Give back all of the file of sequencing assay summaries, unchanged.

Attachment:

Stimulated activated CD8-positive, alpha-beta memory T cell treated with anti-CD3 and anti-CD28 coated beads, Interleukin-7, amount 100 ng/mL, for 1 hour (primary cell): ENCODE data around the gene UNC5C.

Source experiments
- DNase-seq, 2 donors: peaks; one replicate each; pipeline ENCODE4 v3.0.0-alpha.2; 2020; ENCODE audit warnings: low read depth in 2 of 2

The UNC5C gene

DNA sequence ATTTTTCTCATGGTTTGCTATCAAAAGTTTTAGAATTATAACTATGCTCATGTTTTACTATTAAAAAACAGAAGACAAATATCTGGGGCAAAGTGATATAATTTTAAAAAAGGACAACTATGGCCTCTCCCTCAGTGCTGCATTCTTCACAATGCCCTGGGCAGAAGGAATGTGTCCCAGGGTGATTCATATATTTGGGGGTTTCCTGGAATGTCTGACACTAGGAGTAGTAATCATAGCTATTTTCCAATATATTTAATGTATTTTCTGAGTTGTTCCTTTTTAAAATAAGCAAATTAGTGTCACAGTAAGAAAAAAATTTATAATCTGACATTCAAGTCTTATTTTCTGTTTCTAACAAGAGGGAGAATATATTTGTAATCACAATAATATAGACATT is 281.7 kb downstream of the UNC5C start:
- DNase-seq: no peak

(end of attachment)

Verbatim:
Stimulated activated CD8-positive, alpha-beta memory T cell treated with anti-CD3 and anti-CD28 coated beads, Interleukin-7, amount 100 ng/mL, for 1 hour (primary cell): ENCODE data around the gene UNC5C.

Source experiments
- DNase-seq, 2 donors: peaks; one replicate each; pipeline ENCODE4 v3.0.0-alpha.2; 2020; ENCODE audit warnings: low read depth in 2 of 2

The UNC5C gene

DNA sequence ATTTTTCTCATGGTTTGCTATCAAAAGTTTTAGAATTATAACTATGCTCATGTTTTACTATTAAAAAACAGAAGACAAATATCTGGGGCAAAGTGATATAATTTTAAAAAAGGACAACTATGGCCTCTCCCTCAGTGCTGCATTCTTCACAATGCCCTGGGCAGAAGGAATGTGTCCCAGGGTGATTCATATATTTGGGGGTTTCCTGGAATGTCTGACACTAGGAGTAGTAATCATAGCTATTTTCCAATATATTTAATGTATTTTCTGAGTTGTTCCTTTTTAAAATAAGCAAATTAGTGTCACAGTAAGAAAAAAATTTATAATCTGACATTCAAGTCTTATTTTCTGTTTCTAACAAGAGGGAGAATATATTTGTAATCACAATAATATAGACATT is 281.7 kb downstream of the UNC5C start:
- DNase-seq: no peak